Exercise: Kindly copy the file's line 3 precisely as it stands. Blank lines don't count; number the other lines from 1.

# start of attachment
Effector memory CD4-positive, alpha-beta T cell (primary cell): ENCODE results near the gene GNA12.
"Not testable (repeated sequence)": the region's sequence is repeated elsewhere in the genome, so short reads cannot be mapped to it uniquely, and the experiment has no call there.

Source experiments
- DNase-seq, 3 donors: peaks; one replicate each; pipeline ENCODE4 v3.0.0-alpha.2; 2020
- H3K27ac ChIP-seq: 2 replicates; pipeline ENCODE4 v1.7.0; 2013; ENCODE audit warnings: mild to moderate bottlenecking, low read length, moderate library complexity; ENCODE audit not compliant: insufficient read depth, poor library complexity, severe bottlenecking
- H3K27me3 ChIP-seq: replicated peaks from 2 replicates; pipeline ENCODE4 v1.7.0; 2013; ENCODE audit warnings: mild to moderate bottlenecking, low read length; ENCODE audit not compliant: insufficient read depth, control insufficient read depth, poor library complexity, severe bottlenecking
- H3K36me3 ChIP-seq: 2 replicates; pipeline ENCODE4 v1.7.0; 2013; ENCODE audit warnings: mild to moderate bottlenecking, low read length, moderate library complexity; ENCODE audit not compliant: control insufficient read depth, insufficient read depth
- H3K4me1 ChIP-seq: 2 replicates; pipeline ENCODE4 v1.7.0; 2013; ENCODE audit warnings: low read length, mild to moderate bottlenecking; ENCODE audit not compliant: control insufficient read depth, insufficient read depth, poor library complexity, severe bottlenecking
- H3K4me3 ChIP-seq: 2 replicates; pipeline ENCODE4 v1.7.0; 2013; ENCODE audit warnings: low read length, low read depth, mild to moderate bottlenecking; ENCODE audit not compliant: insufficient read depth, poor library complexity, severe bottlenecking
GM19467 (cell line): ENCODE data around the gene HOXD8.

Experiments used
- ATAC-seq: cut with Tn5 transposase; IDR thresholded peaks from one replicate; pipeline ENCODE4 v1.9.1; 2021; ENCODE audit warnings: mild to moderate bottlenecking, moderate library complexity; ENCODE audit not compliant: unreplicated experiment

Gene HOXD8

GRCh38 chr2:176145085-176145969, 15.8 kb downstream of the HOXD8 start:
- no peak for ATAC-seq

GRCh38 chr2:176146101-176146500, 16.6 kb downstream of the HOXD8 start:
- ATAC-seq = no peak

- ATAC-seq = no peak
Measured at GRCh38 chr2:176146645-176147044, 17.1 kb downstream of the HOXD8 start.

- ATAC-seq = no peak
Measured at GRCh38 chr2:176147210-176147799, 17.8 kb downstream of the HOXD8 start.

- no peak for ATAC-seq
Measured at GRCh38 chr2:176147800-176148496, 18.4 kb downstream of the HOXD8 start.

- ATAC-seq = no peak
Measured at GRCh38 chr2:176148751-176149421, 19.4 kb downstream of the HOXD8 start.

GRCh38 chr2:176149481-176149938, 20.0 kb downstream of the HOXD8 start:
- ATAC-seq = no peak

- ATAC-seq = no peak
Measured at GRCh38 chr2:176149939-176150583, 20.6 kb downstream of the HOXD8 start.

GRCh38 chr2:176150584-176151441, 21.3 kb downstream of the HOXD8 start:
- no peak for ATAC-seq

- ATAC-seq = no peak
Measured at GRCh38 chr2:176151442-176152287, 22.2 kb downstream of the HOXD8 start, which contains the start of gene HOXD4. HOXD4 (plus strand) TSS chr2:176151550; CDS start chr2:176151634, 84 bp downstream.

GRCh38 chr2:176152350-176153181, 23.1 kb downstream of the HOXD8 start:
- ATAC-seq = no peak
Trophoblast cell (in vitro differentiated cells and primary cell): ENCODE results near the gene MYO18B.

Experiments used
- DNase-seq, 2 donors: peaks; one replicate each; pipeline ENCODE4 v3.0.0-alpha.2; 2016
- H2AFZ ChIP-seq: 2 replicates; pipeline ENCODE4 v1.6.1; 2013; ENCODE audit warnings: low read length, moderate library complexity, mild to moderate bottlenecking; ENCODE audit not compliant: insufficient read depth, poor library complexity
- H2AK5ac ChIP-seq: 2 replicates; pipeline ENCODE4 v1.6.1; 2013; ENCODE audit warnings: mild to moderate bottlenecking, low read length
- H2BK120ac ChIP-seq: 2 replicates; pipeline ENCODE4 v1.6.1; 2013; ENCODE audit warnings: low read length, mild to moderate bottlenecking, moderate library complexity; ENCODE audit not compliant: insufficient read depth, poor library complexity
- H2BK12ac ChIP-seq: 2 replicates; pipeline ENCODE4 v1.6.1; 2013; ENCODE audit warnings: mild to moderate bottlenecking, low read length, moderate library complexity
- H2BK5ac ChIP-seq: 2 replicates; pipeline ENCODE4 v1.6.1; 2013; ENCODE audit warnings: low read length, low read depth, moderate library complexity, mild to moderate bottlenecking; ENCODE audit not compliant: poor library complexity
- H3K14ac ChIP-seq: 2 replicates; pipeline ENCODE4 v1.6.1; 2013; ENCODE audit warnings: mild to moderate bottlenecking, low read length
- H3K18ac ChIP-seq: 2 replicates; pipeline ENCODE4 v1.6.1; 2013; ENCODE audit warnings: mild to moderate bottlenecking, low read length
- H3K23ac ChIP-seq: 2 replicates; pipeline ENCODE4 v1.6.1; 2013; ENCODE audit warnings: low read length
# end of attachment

Source experiments